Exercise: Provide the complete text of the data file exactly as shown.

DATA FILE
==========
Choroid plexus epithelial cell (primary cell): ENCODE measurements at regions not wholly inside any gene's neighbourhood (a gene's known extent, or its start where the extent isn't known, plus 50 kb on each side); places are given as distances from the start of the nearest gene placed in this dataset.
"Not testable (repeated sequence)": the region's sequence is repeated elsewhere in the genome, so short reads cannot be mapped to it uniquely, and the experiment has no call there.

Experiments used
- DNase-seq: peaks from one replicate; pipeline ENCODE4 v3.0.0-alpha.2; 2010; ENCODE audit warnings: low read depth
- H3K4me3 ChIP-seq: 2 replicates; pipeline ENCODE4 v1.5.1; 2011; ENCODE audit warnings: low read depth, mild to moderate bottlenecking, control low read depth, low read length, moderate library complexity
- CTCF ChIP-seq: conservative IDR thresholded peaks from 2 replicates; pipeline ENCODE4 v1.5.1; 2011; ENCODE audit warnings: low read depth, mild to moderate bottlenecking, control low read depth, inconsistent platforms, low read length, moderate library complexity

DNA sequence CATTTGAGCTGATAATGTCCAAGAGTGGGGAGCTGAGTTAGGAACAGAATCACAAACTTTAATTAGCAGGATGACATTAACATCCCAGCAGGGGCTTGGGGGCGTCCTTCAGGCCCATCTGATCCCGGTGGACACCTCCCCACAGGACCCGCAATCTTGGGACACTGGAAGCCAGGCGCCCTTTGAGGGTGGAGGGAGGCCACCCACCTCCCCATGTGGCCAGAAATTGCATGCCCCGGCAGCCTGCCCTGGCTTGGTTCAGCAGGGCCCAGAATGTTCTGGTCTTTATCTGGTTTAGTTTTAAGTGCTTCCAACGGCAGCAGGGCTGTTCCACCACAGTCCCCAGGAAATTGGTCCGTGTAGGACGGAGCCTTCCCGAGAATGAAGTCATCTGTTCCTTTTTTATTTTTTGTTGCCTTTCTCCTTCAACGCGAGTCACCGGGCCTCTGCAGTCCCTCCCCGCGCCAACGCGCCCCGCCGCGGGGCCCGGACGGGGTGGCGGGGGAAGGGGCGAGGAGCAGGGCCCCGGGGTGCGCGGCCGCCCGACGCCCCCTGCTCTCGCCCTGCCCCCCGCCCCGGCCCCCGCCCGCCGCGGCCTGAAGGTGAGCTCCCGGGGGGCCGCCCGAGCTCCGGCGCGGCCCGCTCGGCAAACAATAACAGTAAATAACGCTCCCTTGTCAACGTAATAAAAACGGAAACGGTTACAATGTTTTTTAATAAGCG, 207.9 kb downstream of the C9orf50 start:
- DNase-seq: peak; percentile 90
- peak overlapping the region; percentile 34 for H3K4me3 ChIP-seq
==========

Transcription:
Choroid plexus epithelial cell (primary cell): ENCODE measurements at regions not wholly inside any gene's neighbourhood (a gene's known extent, or its start where the extent isn't known, plus 50 kb on each side); places are given as distances from the start of the nearest gene placed in this dataset.
"Not testable (repeated sequence)": the region's sequence is repeated elsewhere in the genome, so short reads cannot be mapped to it uniquely, and the experiment has no call there.

Experiments used
- DNase-seq: peaks from one replicate; pipeline ENCODE4 v3.0.0-alpha.2; 2010; ENCODE audit warnings: low read depth
- H3K4me3 ChIP-seq: 2 replicates; pipeline ENCODE4 v1.5.1; 2011; ENCODE audit warnings: low read depth, mild to moderate bottlenecking, control low read depth, low read length, moderate library complexity
- CTCF ChIP-seq: conservative IDR thresholded peaks from 2 replicates; pipeline ENCODE4 v1.5.1; 2011; ENCODE audit warnings: low read depth, mild to moderate bottlenecking, control low read depth, inconsistent platforms, low read length, moderate library complexity

DNA sequence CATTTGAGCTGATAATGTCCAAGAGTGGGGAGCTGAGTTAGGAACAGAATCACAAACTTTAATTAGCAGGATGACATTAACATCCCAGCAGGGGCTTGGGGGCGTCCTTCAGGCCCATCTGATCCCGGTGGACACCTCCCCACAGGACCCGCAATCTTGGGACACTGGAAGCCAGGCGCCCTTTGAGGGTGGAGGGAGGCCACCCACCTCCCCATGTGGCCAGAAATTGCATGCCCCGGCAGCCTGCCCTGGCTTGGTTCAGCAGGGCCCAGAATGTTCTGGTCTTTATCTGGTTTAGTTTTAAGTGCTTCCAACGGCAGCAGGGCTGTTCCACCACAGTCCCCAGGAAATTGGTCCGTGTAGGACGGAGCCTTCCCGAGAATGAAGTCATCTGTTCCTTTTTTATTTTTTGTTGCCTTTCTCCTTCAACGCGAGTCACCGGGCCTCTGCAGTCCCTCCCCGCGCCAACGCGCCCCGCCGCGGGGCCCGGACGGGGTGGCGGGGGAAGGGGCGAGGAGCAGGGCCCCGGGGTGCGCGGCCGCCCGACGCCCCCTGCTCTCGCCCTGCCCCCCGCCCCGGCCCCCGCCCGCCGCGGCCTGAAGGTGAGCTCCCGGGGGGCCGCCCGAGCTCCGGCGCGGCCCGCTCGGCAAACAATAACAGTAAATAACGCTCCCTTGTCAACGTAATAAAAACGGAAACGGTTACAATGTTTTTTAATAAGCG, 207.9 kb downstream of the C9orf50 start:
- DNase-seq: peak; percentile 90
- peak overlapping the region; percentile 34 for H3K4me3 ChIP-seq